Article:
A successful Lithium-Sulfur battery can hold five times the theoretical energy density of lithium-ion, Crabtree said, or 1o times the actual energy density of the lithium-ion batteries in use today.
The Runners Up
In an appearance a year ago at the University of Chicago, Crabtree revealed during Q&A that JCESR had narrowed its search from thousands of possibilities to just four batteries. He was still speaking of four in his appearance in October at Carnegie Mellon University.
The JCESR team believes the two selected prototypes have the best chance of achieving "the target of $100/kWh at the pack level … by the end of JCESR’s five-year charter," he said last week, but the two runners-up remain promising.
The runners-up are an air-breathing aqueous sulfur battery for grid storage and a multivalent magnesium battery for transportation.
Crabtree called the aqueous sulfur battery "very clever."
"The idea of this battery is, it’s cheap. So it uses sulfur actually as the anode in this case, not the cathode. Sulfur is extremely cheap and abundant. And it uses water as the electrolyte. Nothing is cheaper than water. So the fact that this is so cheap means it might be able to compete with pumped hydro for the cost of storage, and indeed it might be so cheap that it could enable seasonal energy storage, so you store solar energy in the summer and you use it in the winter, for example."
The aqueous sulfur battery was a recent addition to JCESR's five-year mission, coming under scrutiny in the team's labs late in 2015.
The multivalent magnesium battery operates on the theory that if lithium holds one positive ion, an element that holds two or three will have two or three times the energy storage capacity. Scientists have experimented with batteries based on calcium and zinc, and JCESR scientists believe magnesium is most promising. But none have yet overcome the challenges.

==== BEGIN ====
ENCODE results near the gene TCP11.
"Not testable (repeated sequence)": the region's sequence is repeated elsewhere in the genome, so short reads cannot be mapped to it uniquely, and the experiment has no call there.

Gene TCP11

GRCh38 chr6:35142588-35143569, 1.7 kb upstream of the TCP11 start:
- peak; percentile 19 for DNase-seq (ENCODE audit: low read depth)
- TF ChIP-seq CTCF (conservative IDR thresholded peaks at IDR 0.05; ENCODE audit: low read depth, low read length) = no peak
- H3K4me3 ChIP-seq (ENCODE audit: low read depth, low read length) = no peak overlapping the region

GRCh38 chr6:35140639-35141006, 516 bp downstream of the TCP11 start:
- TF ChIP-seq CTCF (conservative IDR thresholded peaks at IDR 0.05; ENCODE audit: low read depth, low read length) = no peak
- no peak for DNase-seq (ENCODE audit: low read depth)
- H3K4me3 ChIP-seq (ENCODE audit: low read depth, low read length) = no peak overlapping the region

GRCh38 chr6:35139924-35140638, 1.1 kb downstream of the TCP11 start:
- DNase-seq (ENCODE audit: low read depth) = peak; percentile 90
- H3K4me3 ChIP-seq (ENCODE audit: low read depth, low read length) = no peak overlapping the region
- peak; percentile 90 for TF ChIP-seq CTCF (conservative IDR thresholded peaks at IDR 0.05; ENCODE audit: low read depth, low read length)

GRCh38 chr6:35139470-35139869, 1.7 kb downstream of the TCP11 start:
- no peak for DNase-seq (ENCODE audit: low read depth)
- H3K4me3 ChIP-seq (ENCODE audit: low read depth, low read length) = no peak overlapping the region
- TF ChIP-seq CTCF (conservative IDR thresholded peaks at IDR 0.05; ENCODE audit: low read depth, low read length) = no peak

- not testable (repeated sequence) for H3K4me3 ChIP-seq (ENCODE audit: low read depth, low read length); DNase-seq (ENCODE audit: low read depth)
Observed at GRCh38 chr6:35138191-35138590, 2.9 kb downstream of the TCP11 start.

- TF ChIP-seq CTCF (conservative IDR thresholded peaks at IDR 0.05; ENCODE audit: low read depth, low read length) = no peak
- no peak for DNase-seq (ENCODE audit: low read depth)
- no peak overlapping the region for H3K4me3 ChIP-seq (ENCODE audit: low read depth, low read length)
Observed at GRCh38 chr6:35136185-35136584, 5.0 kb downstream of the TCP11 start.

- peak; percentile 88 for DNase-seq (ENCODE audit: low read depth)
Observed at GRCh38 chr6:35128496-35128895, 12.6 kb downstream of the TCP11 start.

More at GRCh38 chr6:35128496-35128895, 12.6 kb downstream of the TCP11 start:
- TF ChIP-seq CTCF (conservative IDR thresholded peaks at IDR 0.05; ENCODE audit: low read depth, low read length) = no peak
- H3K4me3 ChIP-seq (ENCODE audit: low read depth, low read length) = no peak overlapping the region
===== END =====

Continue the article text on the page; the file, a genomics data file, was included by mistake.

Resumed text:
"Only a few operate at sufficient voltage, capacity, and working ion mobility to meet JCESR’s performance targets," Crabtree said.
So JCESR plans to concentrate its efforts in the final year of its five-year mission.
"For the remaining year, JCESR’s research will be directed primarily at improving the prototypes for the redox flow battery for the grid and lithium-sulfur battery for transportation."
In response to a reader inquiry, Crabtree elaborated on his point about the scalability of flow batteries vs. lithium-ion: "While flow batteries are fully scalable (meaning 10x the volume equals 10 times the energy), lithium ion batteries are not. Making lithium ion batteries 10x larger in volume produces much less than 10 times the energy, because the mobility of lithium ions in lithium ion batteries is limited, and a lithium ion will take 10x the time to traverse the cathode or anode. But this greater time interval may exceed the time available for charging or discharging, so that the full volume of the cathode or anode is not accessed. This seem counter-intuitive at first sight, but is common knowledge in the battery community. This scalability is one of the most attractive features of flow batteries for the grid, where large amounts of energy must often be stored."